SPIEGEL: Mr. Dahlan, your Fatah movement was driven out of the Gaza Strip by Hamas one and a half years ago. Are you pleased that Israel is now waging war against your rival?
Dahlan: No, because it is not the Hamas leaders who are suffering as a result of the attacks. They are sitting safely in their bunkers and watching as people outside are dying. And once again, it is the Palestinian people who are paying the price. They've been the pawn of different interests -- primarily the Israelis -- since 1967. In the 1980s, Israel put Fatah people like me in jail and supported Hamas. What is happening in Gaza today is a consequence of this policy.
SPIEGEL: Does Hamas share responsibility for the Israeli air strikes?
Dahlan: With their rockets, they gave Israel a pretext for the war. Hamas is one of the worst organizations in the region. People are afraid of the Islamists and no one in Gaza dares to express criticism. Otherwise they face imprisonment or even death. Just like Israel, Hamas shows no consideration for ordinary people -- its fighters fire rockets right from the heart of residential areas.
Dahlan: It's not that simple. Didn't the Americans too think the Iraqis would welcome them with flowers? The Palestinians will only begin to hate Hamas when Israel offers us a genuine peace and Hamas attempts to block this opportunity.
SPIEGEL: But Israel and Palestinian President Mahmoud Abbas are still negotiating with each other.
Dahlen: These talks are meaningless. The Israelis are just stalling us with meetings, conferences and so-called peace processes. By doing so, they're just playing into Hamas' hands.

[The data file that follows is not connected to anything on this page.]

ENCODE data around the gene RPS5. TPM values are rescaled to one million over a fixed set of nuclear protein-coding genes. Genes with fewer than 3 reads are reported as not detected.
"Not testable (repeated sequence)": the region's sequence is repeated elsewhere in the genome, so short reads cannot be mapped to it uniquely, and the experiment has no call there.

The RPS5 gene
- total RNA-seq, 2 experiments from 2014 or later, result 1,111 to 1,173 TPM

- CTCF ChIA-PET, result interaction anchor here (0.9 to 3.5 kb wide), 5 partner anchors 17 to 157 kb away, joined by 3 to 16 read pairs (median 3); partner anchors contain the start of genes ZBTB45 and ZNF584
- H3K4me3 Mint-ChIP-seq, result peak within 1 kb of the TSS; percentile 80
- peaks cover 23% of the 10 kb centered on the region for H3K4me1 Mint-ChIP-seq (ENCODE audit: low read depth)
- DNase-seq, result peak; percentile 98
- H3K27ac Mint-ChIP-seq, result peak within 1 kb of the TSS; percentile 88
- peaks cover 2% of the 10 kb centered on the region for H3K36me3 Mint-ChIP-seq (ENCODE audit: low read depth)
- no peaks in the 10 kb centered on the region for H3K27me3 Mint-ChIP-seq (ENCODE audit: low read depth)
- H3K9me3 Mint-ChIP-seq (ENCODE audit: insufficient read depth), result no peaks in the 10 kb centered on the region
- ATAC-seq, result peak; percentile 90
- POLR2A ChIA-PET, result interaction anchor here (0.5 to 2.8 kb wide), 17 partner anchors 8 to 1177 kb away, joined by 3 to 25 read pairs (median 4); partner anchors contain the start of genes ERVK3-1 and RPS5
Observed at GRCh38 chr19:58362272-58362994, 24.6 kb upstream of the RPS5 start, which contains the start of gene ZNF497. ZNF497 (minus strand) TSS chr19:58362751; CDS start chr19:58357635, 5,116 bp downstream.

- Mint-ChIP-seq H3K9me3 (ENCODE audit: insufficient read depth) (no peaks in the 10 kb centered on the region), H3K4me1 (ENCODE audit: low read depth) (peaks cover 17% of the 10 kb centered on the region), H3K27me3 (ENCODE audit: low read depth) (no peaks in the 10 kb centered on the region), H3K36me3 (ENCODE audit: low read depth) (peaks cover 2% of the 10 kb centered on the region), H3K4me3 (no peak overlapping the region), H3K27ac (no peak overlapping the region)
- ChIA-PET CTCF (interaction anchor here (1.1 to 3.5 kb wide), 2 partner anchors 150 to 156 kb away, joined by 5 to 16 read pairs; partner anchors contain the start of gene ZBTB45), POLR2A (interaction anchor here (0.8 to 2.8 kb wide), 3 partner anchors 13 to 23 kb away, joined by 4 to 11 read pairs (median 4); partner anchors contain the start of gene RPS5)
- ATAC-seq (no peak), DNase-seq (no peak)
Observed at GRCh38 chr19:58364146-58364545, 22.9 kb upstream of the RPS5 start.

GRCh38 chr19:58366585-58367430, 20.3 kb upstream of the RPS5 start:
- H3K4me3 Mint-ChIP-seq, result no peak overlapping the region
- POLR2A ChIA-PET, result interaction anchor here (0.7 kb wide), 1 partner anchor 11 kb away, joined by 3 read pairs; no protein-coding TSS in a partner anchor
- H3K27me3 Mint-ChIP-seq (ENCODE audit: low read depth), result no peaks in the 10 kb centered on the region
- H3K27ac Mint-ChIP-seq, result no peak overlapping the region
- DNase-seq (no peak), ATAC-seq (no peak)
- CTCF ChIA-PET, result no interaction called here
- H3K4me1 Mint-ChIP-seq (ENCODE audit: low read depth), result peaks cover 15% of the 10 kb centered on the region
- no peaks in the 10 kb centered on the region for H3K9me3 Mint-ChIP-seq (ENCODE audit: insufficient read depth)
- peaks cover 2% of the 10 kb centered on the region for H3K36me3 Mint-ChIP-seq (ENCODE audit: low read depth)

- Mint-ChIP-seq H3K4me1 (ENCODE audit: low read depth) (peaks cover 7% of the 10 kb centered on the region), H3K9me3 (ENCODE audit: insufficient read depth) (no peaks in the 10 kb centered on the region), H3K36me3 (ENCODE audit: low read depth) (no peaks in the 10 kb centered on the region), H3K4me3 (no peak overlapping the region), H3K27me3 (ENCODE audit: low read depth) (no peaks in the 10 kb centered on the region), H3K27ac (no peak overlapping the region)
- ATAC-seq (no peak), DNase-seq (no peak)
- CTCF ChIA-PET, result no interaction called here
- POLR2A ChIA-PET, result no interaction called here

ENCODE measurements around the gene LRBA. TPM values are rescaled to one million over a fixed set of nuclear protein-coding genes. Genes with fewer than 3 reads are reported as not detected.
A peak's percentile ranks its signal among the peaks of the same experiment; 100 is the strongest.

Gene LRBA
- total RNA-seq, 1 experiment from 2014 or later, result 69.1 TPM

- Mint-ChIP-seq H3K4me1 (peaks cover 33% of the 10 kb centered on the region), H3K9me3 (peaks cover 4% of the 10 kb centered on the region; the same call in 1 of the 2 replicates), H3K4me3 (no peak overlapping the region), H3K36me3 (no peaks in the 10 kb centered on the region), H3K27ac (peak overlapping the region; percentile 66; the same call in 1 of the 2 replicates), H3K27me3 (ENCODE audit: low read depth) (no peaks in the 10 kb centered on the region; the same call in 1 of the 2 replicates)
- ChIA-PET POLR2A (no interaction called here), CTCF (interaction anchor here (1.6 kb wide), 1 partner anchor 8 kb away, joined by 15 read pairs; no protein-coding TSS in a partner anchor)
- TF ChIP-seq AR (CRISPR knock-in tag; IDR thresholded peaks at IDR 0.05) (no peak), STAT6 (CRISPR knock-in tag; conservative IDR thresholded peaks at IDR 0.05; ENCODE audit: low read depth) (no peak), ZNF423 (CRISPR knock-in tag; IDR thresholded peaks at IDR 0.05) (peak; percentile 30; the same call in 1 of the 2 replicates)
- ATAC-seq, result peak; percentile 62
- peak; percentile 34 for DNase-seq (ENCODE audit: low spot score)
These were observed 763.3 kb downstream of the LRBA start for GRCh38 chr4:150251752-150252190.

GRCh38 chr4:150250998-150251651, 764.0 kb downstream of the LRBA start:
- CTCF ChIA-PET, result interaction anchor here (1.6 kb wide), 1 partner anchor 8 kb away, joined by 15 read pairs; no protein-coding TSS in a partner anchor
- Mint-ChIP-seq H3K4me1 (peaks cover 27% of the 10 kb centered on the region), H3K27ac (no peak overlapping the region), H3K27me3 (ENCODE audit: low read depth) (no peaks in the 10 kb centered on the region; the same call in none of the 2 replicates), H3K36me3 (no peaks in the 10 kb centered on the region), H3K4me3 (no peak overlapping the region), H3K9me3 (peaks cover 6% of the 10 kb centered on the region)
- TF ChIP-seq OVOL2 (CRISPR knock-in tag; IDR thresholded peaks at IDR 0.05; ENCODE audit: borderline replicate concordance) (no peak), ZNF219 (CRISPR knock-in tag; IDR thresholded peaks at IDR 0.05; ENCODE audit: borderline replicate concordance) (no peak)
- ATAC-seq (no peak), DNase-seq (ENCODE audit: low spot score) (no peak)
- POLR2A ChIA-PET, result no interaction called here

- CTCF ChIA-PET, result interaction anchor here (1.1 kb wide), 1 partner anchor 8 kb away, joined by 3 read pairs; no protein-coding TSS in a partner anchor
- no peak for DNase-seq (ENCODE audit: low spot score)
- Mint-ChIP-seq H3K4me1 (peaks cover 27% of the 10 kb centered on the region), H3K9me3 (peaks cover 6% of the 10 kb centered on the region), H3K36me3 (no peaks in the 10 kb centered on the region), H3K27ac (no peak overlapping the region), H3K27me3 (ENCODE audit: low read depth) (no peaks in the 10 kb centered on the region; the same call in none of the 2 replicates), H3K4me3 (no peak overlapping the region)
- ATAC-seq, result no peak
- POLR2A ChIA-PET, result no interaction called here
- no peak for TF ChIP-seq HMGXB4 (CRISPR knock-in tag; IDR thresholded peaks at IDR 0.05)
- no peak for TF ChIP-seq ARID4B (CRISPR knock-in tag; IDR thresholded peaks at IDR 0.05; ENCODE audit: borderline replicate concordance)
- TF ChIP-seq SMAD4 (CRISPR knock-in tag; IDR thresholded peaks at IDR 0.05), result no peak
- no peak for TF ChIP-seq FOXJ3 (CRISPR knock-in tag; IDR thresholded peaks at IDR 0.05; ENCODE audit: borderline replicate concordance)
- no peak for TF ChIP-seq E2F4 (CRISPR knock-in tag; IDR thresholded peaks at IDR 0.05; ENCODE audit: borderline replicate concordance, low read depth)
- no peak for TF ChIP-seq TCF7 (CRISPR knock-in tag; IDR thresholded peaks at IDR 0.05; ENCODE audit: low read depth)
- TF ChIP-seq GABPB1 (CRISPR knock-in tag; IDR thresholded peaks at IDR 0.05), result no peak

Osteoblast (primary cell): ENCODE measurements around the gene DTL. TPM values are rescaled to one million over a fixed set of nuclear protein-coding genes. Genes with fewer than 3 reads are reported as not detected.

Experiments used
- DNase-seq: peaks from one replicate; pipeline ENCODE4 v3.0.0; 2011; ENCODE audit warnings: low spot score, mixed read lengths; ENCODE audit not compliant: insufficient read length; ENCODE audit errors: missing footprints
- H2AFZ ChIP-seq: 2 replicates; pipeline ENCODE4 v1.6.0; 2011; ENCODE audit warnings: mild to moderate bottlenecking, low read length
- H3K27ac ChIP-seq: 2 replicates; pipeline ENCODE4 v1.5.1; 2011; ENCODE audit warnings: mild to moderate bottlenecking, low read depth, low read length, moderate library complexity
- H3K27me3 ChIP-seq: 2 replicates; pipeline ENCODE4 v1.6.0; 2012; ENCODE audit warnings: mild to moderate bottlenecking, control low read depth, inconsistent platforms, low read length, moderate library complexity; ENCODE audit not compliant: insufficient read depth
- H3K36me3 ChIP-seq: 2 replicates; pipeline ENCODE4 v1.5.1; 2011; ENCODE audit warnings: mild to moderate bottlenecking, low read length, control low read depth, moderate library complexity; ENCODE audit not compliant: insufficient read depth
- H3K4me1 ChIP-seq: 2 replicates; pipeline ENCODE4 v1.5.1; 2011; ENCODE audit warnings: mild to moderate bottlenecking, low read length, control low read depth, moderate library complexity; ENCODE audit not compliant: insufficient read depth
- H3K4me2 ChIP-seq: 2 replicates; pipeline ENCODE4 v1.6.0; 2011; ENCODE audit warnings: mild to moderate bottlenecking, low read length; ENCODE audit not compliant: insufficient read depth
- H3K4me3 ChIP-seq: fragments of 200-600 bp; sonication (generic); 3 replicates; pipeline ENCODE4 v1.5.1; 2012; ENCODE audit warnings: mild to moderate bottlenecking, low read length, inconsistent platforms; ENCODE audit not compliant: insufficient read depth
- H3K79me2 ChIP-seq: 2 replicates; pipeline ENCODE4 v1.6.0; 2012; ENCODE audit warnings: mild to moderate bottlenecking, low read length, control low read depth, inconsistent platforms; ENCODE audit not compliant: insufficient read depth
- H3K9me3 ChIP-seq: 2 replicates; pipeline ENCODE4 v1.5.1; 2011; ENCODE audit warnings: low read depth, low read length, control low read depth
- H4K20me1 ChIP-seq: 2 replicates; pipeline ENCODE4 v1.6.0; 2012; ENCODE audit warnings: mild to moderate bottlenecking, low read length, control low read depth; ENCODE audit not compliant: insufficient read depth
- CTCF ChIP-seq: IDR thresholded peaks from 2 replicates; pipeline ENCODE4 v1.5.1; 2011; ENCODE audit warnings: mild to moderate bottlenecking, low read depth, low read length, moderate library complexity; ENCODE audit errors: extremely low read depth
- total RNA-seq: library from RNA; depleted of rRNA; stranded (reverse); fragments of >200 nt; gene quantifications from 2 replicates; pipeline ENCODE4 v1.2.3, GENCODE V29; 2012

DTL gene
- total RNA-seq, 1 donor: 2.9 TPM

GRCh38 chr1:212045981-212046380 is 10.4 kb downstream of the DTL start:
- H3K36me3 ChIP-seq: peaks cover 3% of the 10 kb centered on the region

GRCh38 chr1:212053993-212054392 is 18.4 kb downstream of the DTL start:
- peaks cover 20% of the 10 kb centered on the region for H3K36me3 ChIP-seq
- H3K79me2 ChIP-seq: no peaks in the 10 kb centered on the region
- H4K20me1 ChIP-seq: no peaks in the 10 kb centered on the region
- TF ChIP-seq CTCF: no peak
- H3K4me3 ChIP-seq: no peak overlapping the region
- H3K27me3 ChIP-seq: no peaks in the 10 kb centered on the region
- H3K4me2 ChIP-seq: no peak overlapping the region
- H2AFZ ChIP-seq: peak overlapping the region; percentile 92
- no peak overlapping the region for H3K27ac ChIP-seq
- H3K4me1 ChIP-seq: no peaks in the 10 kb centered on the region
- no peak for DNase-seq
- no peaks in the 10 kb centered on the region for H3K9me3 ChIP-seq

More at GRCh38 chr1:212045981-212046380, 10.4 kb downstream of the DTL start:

SPIEGEL: Your Fatah movement has made its own share of mistakes.
Dahlen: Yes, we still haven't learned from our election defeat. The election of a new leadership is long overdue.
SPIEGEL: Rumors are circulating that the Palestinian Authority in Ramallah and the Israeli government came to an agreement on the air strikes.
Dahlan: Those are conspiracy theories. These attacks are helping neither Mahmoud Abbas nor Fatah.
SPIEGEL: How realistic is the Israeli goal of destroying Hamas?
Dahlan: In reality, they don't actually want that. Israel needs Hamas in order to prevent the creation of a Palestinian state. The motive behind the offensive is to achieve better conditions for the next cease-fire.
SPIEGEL: But doesn't the war offer Fatah a new opportunity to assume power in Gaza again?
Dahlan: We will only return to Gaza after we have won an election -- not through military force. If you ask me personally, though, I am happy about the coup of Hamas.
SPIEGEL: What do you mean?
Dahlan: The Palestinians have now realized that Hamas is not capable of governing. Their leaders were celebrated as resistance fighters and for fighting corruption, but since their election they have lost all legitimacy. Their sole strategy is destruction and chaos. Hamas has lost its appeal -- and it will lose the next election.
Correction: A translation error has been corrected in this interview. In Mr. Dahlan's response, "If you ask me personally, though, I am happy about the coup of Hamas," was initially incorrectly translated as "coup against Hamas" in both his answer and the photo caption. SPIEGEL ONLINE apologizes for the error.
Interview conducted by Juliane von Mittelstaedt and Christoph Schult. Translated from the German by Daryl Lindsey.
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